Sunday, February 03, 2013

Children Fully Participate As Curriculum Decision Makers in Choice Based Art Rooms

Allowing children to define their own educational goals is critical if they are to fully acquire the capacity for independent thinking. Eliot Eisner writes: "When birds have led their lives in a cage, it is not difficult to understand that when the door is opened, they might not have a desire to leave."
Children are not homogeneously constructed.  Their interests, passions and innate strengths vary. What if children were allowed to become experts in a field of study? Here an animal researcher creates a drawing based on her interests in cats.
Construction artists attach materials to express ideas related to sculpture the outcomes of which are still not known. 
Children are active learners, conveying ideas  in real time thereby producing new realities. 
An automobile designer takes suggestions from a like minded enthusiast.
Learning within the rhizomatic curriculum setting of the choice based art room is compelling. Children are not passive entities to be shaped by the curriculum but are active participants in the development of the curriculum. Children are agents of their own educational transformation in choice based art rooms.  Students are able to explore and expand educational lines of flight that are not available to them in linear approaches of curriculum typical to most school settings.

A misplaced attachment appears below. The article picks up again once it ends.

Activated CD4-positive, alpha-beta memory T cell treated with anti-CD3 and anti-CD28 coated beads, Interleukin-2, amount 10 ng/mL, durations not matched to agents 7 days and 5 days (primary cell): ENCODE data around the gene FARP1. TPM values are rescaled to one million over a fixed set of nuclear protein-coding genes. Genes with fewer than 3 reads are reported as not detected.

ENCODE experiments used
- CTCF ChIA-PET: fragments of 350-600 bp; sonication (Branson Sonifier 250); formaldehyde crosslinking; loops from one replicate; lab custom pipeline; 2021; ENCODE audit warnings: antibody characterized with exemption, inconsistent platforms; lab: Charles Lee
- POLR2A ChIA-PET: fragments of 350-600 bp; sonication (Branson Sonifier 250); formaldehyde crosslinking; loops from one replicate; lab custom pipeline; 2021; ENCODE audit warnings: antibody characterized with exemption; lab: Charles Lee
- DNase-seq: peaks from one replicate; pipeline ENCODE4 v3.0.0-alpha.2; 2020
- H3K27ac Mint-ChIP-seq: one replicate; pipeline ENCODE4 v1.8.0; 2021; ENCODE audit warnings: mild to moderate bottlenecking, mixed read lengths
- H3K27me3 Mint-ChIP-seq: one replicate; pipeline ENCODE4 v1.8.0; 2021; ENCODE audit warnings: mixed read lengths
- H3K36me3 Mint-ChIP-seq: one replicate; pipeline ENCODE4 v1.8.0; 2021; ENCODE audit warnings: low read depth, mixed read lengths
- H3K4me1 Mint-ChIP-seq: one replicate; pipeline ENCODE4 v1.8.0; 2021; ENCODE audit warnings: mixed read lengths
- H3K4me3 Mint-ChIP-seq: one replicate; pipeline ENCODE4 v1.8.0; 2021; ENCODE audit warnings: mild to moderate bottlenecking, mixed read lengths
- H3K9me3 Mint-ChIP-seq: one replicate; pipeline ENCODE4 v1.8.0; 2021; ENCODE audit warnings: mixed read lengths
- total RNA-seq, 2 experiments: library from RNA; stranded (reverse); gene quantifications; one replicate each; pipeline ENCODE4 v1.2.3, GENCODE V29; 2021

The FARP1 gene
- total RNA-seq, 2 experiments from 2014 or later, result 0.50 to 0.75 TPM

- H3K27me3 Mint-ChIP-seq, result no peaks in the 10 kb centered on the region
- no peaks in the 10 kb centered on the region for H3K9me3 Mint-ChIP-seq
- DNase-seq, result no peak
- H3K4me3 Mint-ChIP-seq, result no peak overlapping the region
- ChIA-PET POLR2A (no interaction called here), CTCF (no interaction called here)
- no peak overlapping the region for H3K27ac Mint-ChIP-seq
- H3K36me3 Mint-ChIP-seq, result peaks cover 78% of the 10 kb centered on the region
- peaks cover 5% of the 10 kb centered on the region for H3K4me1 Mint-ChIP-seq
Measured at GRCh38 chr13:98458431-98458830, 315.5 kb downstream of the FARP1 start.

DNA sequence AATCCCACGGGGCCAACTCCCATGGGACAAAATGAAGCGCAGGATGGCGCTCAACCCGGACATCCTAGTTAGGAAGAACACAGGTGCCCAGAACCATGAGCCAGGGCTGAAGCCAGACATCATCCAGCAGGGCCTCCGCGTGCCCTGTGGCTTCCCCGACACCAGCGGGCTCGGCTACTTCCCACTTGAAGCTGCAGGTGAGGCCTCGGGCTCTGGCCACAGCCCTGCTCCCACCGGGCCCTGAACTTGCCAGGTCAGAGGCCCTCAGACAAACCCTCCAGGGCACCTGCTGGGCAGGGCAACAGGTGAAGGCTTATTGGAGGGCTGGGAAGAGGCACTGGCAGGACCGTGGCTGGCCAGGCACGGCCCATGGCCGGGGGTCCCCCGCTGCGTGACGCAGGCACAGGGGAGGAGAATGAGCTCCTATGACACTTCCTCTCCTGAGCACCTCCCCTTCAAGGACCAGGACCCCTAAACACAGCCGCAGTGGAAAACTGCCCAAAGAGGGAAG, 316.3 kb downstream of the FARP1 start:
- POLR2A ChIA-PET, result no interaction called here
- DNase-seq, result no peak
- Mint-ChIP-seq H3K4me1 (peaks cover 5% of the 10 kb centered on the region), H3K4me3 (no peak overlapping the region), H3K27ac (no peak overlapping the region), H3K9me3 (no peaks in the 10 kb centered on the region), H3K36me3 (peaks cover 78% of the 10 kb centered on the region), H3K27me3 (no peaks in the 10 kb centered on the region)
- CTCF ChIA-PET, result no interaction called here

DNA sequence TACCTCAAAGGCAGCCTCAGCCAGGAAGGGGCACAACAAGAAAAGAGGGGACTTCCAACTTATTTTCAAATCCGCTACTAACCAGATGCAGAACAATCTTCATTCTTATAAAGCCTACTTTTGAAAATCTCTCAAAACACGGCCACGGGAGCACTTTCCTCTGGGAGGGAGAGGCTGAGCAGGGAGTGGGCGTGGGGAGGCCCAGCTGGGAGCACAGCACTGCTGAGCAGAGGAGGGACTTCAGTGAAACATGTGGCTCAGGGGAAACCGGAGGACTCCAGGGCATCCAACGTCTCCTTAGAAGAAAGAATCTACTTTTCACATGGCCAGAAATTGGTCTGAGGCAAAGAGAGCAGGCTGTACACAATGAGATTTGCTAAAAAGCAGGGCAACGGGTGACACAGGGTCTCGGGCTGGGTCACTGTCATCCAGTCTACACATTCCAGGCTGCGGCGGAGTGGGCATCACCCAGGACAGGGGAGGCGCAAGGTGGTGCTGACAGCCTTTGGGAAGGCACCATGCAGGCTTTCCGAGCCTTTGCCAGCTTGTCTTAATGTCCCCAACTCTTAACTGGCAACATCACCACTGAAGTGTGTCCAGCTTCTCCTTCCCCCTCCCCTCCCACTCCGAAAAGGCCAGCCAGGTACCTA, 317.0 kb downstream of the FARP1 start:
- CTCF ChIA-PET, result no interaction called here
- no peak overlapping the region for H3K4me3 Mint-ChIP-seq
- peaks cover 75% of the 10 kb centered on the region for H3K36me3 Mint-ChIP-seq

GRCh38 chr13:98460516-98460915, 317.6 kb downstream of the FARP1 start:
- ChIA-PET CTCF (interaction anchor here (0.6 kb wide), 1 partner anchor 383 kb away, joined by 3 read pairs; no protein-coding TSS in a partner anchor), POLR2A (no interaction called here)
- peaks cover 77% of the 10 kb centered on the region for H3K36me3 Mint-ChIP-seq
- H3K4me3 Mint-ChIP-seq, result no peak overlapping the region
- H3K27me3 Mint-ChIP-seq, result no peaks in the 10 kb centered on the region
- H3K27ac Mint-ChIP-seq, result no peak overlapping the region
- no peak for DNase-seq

The advantage of rhizomatic learning conditions?
Check this 2011 parent letter out:

Hi Mr. Gaw!
Just wanted to let you know how much we appreciate you!!!!  Both Susie and Joseph have thrived in your class!!!  They LOVE going to art and being creative!!!!  You have given Joseph such a wonderful gift...  you opened up opportunities in his own mind that I'm not sure we would have discovered on on our own.  Being able to connect that bridge of a love of science and engineering with the creative side and building the marble runs... WOW!!!!  He has learned so many skillsets throughout these years of building...  certainly physics, problem solving, experimenting, working with others, what materials work best, seeing a project through from start to finish...oh my, the list is endless!!!!  You have done such a wonderful job of fanning the flames and encouraging him so much!!!! 
Susie loves your class too!!!  She has actually said she would love to be an art teacher!!!!
Our family can not express enough just how much you've meant to our children and us!!!  
Thanks Mr. Gaw!!!!!

Rethinking Children's Participation in Curriculum Making: A Rhizomatic Movement
Kirsten Ho Chan

Beyond Educational Psychology: Steps Toward An Educational Semiotic, Donald J. Cunningham

Dave Cormier's Education Blog, Rhizomatic Education: Community As Curriculum